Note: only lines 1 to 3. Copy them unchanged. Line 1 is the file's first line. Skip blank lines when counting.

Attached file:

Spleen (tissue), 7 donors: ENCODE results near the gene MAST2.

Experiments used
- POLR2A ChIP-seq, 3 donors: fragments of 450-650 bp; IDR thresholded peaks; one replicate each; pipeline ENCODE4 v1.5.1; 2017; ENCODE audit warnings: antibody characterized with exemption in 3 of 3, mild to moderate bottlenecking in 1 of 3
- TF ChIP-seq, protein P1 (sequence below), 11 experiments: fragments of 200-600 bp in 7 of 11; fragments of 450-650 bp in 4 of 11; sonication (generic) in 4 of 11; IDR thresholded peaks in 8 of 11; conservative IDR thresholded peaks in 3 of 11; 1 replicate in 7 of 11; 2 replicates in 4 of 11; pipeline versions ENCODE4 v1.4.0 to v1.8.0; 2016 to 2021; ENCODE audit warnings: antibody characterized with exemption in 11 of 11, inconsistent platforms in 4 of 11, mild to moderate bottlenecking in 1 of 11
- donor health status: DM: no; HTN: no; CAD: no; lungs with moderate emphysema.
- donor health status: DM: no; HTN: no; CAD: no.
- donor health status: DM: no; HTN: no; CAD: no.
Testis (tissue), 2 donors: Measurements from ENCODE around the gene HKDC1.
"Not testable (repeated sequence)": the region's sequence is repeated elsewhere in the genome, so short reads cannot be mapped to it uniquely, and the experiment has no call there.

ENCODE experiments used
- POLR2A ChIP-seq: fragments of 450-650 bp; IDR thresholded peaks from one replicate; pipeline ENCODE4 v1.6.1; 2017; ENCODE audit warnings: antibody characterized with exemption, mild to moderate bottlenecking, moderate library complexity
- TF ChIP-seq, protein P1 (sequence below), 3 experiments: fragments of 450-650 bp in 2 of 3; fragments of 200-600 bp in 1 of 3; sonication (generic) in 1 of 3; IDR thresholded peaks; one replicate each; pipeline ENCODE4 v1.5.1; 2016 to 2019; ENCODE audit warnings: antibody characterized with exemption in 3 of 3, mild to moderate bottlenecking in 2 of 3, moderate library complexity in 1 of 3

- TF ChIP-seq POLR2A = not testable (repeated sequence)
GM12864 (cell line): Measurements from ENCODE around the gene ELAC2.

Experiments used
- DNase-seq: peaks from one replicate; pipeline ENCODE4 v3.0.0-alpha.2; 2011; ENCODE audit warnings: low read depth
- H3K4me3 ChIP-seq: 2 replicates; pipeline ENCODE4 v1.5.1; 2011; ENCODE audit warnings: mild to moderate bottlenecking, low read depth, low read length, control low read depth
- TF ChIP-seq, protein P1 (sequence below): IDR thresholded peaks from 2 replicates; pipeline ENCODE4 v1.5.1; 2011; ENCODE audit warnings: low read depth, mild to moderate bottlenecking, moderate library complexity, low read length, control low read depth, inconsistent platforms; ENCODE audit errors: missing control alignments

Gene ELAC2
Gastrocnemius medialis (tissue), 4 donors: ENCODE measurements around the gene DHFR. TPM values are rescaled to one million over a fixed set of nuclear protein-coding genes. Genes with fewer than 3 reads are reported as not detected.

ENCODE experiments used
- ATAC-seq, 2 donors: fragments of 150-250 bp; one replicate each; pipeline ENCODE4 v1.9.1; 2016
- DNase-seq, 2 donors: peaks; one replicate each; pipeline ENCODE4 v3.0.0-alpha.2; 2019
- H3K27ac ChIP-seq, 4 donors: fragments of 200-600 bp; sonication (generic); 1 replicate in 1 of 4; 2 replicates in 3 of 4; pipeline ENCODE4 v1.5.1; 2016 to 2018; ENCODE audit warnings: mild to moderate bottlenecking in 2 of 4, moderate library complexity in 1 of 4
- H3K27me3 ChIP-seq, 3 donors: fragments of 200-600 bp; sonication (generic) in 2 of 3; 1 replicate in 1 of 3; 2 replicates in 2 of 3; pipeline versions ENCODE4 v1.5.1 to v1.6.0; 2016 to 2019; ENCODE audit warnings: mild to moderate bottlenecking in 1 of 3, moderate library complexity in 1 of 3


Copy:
Spleen (tissue), 7 donors: ENCODE results near the gene MAST2.

Experiments used
- POLR2A ChIP-seq, 3 donors: fragments of 450-650 bp; IDR thresholded peaks; one replicate each; pipeline ENCODE4 v1.5.1; 2017; ENCODE audit warnings: antibody characterized with exemption in 3 of 3, mild to moderate bottlenecking in 1 of 3